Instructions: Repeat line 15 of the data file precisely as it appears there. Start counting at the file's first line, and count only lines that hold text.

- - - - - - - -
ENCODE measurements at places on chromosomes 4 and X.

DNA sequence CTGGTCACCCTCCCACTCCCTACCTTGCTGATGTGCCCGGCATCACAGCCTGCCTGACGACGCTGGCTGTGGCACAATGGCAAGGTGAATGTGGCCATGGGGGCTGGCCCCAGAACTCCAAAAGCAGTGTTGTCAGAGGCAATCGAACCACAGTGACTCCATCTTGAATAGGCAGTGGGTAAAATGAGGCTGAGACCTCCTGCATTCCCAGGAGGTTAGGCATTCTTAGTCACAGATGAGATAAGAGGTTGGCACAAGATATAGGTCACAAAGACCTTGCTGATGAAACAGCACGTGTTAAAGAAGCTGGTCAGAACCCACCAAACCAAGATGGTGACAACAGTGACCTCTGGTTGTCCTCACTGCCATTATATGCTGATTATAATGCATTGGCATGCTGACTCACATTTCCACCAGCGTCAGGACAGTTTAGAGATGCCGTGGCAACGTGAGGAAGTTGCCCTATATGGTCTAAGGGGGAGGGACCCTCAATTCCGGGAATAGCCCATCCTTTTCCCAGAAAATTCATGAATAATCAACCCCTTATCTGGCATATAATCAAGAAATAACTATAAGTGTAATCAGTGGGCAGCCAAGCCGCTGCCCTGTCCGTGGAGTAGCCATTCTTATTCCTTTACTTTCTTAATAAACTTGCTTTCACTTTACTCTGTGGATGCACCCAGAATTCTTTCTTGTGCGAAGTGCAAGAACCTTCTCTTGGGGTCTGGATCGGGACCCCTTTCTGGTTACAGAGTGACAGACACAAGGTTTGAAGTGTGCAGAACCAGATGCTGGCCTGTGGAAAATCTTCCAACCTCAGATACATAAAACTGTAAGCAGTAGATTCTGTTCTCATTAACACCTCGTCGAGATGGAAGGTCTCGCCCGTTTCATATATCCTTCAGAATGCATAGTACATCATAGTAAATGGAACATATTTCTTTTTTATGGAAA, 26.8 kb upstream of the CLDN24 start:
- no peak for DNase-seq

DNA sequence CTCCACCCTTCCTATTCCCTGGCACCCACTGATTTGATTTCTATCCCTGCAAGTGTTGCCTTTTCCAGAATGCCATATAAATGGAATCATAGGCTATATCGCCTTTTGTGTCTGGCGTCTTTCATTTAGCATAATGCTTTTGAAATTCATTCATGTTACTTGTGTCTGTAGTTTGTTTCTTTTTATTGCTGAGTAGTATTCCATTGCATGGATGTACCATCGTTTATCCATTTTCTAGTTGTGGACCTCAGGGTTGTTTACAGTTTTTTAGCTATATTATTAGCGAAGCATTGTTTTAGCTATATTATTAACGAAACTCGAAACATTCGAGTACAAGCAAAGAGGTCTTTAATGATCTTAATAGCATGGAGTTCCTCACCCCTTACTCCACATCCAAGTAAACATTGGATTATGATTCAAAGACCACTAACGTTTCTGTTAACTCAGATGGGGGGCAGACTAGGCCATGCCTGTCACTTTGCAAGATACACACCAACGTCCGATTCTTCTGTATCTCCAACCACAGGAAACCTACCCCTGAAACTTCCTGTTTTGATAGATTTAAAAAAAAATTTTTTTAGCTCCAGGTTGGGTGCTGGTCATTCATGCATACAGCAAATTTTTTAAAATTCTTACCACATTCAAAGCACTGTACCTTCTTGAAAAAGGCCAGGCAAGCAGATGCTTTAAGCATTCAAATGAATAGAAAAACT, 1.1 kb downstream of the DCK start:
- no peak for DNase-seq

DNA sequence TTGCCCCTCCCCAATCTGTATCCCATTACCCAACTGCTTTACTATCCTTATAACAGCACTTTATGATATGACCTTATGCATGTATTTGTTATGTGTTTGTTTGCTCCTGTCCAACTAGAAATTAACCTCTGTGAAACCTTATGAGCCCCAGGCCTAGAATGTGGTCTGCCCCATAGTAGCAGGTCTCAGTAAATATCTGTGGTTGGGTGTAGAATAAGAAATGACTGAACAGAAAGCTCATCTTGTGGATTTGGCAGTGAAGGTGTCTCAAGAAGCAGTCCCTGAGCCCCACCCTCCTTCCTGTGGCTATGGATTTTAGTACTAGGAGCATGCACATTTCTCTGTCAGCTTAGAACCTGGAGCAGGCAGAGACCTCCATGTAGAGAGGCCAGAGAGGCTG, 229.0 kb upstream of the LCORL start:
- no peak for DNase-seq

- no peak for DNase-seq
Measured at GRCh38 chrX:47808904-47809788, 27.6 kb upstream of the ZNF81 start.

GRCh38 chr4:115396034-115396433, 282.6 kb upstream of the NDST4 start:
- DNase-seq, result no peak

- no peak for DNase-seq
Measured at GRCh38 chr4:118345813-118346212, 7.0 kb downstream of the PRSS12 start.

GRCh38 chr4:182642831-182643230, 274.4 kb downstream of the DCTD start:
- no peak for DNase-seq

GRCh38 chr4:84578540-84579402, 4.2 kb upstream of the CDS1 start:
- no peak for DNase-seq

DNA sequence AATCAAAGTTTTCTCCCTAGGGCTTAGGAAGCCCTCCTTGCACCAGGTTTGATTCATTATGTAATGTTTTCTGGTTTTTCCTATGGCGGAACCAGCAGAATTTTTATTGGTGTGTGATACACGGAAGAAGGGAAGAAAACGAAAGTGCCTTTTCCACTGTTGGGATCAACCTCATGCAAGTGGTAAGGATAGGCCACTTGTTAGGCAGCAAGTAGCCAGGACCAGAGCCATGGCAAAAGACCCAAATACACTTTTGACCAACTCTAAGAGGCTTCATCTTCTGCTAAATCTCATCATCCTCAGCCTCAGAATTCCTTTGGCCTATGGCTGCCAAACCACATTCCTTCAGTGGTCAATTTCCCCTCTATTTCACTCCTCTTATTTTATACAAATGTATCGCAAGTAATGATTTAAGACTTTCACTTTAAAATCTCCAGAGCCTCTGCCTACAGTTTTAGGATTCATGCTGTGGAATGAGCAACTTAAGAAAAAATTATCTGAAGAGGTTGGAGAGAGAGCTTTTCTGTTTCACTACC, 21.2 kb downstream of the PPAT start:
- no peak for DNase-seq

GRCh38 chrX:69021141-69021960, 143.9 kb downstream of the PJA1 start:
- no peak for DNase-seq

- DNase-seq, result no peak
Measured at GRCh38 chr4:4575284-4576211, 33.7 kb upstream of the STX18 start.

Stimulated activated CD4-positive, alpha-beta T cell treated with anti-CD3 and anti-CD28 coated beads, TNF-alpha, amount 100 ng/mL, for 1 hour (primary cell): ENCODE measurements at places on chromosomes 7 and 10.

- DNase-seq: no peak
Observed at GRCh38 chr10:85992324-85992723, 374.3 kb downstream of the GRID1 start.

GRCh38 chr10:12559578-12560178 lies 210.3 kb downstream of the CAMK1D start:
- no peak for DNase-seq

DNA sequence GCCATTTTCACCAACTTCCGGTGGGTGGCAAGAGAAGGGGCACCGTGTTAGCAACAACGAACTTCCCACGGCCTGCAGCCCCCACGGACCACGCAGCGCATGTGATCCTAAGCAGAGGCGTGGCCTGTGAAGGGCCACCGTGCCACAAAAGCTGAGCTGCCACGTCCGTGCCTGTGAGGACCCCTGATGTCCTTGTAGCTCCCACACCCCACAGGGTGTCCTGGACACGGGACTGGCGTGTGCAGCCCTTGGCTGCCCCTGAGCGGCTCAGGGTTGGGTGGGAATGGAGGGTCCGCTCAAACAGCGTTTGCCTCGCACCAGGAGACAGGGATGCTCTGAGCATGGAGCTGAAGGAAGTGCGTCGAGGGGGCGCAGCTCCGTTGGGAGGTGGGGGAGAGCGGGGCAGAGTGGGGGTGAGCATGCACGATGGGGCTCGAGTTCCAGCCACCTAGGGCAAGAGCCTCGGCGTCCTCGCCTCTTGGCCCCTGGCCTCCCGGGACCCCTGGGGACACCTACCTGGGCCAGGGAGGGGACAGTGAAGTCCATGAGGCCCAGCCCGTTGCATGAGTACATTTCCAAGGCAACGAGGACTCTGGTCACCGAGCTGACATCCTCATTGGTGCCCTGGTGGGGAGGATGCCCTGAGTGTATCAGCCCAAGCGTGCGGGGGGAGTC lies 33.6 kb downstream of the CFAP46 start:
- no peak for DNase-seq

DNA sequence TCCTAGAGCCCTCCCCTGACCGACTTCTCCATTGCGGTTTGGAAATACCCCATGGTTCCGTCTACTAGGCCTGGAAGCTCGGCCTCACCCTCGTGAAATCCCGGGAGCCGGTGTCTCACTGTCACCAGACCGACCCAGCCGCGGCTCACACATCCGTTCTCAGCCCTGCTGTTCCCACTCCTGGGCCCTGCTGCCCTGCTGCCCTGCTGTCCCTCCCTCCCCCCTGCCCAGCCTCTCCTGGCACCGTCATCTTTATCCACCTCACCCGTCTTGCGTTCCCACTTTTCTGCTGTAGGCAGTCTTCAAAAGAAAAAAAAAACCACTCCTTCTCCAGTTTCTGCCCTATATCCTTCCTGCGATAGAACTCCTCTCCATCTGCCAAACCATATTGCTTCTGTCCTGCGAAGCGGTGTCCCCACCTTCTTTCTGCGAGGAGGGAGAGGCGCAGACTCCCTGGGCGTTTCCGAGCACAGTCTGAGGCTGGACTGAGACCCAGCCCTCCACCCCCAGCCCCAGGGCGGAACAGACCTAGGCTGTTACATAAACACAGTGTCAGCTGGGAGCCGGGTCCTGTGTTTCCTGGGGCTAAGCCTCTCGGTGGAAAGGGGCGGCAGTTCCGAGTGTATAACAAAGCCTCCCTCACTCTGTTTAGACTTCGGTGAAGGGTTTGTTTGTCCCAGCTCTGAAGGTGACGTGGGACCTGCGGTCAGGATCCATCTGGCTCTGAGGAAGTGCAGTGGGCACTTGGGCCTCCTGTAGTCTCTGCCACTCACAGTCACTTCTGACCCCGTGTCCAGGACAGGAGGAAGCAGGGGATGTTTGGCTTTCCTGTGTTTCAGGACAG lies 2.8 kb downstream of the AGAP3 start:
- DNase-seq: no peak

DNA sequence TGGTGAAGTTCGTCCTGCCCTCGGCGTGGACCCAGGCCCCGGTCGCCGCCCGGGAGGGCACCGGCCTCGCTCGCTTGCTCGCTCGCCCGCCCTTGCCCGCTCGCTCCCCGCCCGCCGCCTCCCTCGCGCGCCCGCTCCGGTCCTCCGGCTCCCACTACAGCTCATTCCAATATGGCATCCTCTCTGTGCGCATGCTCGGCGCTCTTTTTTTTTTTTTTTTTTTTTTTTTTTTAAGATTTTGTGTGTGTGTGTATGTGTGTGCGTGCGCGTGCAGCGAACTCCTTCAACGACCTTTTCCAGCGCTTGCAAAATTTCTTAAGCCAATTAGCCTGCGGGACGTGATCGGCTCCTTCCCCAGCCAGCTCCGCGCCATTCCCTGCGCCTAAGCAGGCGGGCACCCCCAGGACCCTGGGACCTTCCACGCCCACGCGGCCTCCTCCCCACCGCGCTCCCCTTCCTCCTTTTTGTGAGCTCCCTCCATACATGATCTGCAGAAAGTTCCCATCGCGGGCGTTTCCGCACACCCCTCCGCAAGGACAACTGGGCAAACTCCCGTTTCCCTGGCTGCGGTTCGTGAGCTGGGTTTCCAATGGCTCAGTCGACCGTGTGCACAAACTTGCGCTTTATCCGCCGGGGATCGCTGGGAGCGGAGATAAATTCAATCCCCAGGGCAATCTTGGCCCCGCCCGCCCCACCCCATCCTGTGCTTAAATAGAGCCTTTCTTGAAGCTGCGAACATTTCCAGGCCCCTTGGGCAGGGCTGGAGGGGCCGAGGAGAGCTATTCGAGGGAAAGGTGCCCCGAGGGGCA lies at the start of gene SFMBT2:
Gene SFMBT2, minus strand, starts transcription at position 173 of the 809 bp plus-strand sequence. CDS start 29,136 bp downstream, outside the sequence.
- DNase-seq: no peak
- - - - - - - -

- no peak for DNase-seq